By Dario Rosella, NPS Electronics Manager
Our team here at NPS often attends major industry conferences, not only is it a great way to network, but it helps us to keep up dated with what’s happening across the industry and with new technology.
Have you heard about the Internet of Things or ‘IoT’ for short? This topic kept coming up at the recent Security Exhibition and Conference, which I attended along with about 5,000 other security professionals in Sydney.
Delegates at the 2017 Security and Exhibition Conference. Photo courtesy Security Expo.
What is the IoT?
Put simply, it’s the interconnection (via the Internet) of computing devices found in everyday objects that allow them to send and receive data. Or in other words, any device with an ‘on’ and ‘off’ switch that connects to the Internet (and/or to each other), according to this article in Forbes magazine.
Just how big is the IoT? Huge — and growing fast! In 2015, the IoT had an installed base of around 15 billion devices, according to information and analytics provider IHS Markit. By 2020, this is expected to grow to more than 30 billion devices, and then reach 75 billion by 2025.
For most of us, our contribution to the IoT comes from everyday use between personal devices.
But there are so many other ‘smart’ devices that are part of the IoT. There are wearable devices like fitness trackers, heart monitoring implants and even biochip transponders on farm animals. Then there are cars with built-in sensors and even ‘smart’ coffee makers and alarm clocks that can be operated via the Internet.
Increased Security Capabilities
Like other industries, the security industry is finding ways to interconnect security devices to offer clients more comprehensive security solutions.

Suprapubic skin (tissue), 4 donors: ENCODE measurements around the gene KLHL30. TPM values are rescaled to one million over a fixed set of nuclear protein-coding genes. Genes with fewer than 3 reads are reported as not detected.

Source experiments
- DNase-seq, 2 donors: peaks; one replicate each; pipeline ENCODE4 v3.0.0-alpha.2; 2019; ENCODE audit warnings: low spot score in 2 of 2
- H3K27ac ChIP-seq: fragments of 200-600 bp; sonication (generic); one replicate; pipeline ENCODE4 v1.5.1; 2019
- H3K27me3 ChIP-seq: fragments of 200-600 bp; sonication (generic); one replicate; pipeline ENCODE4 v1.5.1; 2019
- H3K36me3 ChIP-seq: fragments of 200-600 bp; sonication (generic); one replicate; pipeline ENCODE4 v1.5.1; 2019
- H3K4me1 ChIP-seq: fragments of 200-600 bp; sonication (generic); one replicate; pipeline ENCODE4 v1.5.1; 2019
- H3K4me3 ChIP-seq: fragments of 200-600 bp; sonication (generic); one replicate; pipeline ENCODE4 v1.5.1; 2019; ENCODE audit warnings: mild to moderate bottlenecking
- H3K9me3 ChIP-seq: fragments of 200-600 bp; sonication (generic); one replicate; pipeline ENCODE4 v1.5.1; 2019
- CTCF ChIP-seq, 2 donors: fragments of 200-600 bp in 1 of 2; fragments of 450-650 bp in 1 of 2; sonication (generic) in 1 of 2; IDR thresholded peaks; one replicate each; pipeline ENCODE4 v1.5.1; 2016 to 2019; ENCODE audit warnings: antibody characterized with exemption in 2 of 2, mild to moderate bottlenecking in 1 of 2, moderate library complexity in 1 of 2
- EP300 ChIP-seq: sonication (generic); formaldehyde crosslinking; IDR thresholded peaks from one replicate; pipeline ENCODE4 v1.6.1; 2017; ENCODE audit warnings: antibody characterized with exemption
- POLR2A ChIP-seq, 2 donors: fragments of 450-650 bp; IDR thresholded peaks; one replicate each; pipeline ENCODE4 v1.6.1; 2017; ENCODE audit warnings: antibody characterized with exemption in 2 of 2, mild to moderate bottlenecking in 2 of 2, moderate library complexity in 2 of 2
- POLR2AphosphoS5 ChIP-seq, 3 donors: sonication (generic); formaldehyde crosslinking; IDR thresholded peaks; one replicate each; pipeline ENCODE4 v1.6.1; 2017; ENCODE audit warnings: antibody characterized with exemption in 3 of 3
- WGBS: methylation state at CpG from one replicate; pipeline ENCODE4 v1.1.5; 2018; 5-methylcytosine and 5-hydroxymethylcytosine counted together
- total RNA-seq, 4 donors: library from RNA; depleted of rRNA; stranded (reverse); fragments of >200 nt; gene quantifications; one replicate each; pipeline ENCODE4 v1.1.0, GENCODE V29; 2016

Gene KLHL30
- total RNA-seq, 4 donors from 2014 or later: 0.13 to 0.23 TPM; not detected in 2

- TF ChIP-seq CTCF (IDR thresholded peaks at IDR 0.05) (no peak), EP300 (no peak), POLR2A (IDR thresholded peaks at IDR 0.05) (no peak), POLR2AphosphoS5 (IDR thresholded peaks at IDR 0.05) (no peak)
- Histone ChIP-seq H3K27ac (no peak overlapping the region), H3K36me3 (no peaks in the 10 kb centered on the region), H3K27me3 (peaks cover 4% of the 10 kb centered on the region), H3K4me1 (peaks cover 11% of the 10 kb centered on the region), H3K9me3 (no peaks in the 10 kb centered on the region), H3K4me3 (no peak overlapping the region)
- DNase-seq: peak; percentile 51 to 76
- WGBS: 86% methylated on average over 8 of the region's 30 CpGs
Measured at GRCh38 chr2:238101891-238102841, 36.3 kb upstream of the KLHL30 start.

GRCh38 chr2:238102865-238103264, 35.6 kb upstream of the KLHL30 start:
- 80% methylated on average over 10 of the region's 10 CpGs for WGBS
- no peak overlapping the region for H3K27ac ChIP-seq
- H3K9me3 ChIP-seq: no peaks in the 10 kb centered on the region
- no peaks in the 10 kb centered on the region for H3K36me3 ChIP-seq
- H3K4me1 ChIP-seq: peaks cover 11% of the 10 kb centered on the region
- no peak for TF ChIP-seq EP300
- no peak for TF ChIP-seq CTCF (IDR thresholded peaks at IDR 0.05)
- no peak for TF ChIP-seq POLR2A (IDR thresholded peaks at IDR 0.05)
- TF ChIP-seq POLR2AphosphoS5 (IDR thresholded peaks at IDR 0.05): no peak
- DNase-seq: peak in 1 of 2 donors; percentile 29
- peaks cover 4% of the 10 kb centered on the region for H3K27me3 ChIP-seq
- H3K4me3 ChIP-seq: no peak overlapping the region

For example, a lot of our clients are benefiting from network video recording (NVR) systems. These systems allow real-time viewing of security cameras from devices connected to the Internet.
Clients use these systems to view live footage of their home or business anywhere, at any time and on different devices. For many, this capability provides a real peace of mind when they are away from their homes or businesses.
We can also set-up our CCTV systems to work with the alarm systems we install.
This means when an alert is sent to the home or business owner, they can check the footage to make sure it is a legitimate alert and not, for example, a family member or friend who has entered the property and forgotten the alarm code.
Some of our business clients can also use these systems to monitor company vehicles in real time to enhance their security and surveillance. Combined with GPS tracking capabilities, the system adds another level of protection. As well as added security, real-time viewing can also be used to help improve employee driver safety and identify unauthorised or inappropriate use of company vehicles.
There’s also CCTV that integrates with live Point of Sale transactions. For example, if a shop owner had a query about a transaction, they could check the specific transaction time against the CCTV.
For most of us, the Internet and wireless capabilities have made many parts of our lives – both at work and at home – easier and more seamless.
However, these connections also come with security risks. There is a risk to the actual device and also to the data device produces.
Securing IoT devices means more than securing the actual physical device. Companies should make sure their software and any network connections that connect devices are secure.
If you’d like to find out more about how wireless security systems could work for you, and how to keep them secure, feel free to get in touch with me, by calling 1300 659 800 or emailing firstname.lastname@example.org.